Barth’s theological development and commitments are naturally a primary focus of the work, and Busch has included sufficient summaries, excerpts and commentary to give the reader a good sense of Barth’s thought at each particular phase of his career. But the book also has extensive accounts of his family and friendships, his interactions, journeys and conflicts, which allow the very human and at times flawed character of the man to be clearly seen. The inclusion of more than 100 photographs add depth, colour and interest to the story, and the several maps, family tree, and extensive references help the reader, especially those not familiar with the history or geography of Barth’s time, to read profitably.

Eberhard Busch has done us a salutary service in preparing this account. I recommend it highly to any and all theological students, and anyone participating in Christian ministry. It is a story of a man living in extraordinary times, whose uncommon intellect, abundance of hard work, and network of relationships issued in a remarkable life of witness to Jesus Christ, and a substantial contribution to the work of church in his day.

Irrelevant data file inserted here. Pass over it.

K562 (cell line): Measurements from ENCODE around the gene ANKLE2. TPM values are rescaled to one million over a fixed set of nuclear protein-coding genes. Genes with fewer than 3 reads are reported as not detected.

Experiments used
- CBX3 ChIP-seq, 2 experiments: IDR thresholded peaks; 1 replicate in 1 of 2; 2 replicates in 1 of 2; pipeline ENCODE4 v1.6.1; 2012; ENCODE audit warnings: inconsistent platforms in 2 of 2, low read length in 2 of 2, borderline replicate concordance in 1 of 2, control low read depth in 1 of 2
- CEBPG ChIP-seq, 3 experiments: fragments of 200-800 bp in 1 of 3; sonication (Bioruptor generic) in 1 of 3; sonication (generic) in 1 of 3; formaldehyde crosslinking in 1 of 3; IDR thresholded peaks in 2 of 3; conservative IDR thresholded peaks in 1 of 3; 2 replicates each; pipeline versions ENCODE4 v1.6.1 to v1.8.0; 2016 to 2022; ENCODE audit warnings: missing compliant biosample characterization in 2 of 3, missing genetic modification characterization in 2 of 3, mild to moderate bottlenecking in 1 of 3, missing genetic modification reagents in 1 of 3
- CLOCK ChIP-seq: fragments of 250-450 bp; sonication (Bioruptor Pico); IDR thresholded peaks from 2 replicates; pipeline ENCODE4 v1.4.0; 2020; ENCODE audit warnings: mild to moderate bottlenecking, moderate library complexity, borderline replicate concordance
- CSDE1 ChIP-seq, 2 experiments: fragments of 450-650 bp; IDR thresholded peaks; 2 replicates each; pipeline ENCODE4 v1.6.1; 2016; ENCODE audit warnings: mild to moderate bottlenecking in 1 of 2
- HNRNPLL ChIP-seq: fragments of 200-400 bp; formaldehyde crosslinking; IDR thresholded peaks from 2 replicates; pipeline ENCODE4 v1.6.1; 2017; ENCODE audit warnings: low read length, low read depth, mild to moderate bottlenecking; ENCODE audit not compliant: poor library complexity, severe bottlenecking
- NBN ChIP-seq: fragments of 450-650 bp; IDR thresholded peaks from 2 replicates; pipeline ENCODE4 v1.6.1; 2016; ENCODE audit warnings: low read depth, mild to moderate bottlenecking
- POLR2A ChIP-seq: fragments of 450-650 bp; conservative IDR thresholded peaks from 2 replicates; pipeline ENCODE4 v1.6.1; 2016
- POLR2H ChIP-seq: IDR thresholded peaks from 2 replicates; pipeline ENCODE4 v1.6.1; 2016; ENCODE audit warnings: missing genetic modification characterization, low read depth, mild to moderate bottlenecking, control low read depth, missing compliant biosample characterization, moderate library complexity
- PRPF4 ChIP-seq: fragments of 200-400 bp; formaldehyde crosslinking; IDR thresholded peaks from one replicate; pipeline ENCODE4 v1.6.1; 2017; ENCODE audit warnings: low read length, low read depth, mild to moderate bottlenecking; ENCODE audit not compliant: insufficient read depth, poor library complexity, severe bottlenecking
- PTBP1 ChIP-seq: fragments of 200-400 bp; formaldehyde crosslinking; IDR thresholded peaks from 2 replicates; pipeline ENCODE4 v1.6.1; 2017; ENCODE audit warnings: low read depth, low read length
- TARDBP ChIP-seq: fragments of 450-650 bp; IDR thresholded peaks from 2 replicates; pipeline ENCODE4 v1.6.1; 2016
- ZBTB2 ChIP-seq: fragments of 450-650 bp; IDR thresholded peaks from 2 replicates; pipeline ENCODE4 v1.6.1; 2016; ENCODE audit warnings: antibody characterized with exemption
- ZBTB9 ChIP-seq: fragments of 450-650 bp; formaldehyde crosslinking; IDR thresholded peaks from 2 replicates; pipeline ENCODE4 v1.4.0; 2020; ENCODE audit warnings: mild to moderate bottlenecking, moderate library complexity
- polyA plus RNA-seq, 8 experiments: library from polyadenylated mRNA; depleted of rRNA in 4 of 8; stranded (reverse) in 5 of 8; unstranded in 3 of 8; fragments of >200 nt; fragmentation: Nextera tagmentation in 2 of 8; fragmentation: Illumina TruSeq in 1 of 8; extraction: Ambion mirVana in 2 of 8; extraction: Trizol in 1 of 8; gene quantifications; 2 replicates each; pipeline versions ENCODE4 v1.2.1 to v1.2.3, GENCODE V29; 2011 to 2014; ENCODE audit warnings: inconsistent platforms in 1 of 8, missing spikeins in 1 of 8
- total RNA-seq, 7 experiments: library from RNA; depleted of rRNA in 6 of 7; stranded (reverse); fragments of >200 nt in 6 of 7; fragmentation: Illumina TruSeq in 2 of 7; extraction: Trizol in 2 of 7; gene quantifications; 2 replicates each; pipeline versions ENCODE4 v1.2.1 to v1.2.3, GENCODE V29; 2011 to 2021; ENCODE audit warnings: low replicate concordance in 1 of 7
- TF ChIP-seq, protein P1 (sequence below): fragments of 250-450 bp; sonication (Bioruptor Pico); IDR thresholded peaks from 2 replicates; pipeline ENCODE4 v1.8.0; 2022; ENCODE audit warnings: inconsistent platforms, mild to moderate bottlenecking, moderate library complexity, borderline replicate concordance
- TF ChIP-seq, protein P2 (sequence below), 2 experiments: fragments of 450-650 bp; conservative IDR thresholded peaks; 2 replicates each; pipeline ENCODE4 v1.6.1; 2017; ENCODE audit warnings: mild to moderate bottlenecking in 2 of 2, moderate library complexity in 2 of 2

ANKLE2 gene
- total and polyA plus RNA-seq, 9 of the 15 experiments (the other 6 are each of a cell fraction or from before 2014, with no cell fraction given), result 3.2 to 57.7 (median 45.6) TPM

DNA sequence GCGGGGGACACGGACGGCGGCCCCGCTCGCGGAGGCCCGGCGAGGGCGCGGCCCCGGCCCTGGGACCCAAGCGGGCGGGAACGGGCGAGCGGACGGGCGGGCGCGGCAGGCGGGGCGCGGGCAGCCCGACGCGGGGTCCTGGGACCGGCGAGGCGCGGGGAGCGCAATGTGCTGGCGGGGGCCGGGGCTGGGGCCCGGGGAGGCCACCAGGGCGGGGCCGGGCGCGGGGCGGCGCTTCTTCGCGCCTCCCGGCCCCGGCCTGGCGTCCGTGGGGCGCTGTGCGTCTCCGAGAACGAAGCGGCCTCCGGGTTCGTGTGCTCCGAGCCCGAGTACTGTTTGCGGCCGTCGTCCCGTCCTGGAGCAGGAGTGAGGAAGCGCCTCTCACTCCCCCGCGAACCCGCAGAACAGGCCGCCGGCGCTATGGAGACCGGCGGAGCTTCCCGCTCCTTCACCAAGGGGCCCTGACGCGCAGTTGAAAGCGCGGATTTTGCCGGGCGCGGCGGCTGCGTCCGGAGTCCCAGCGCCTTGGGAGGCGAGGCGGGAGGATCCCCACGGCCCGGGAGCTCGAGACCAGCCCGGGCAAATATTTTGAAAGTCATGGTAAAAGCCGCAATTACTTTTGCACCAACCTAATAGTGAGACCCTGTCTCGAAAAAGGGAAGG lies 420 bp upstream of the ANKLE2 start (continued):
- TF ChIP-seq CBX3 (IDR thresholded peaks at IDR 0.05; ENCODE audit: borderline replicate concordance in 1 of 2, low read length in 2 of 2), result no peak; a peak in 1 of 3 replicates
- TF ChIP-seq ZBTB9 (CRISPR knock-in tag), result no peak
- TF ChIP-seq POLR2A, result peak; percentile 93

Busch, Karl Barth LifeI have just read, for the first time actually, the whole book from cover to cover. Previously I have only read those earlier sections immediately relevant to my work. Reading the whole has given me a fresh appreciation and sense of this remarkable life. Over the next few days I will record some observations of those things which stood out to me as particularly significant.

Extraordinary Times
Born May 10, 1886 and died December 10, 1968, Barth lived through two world wars and was deeply involved in both—not so much as a soldier, although he did enlist in Switzerland’s defence force in WWII, despite being in his 50s—but in thinking through what it meant to be church, to be a Christian, to do theology, in such turbulent and distressing times. Other movements included the rise of Christian socialism in Switzerland, the communist revolution in Russia and then the rise of international communism, especially the Stalinist variety, the attempted putsch in Germany, the Weimar Republic and its failure, the Confessing Church, Barmen, the atomic bomb, the eastern bloc and the Cold War: maybe it is the case that extraordinary times call for extraordinary characters. Barth was certainly an extraordinary man in extraordinary times.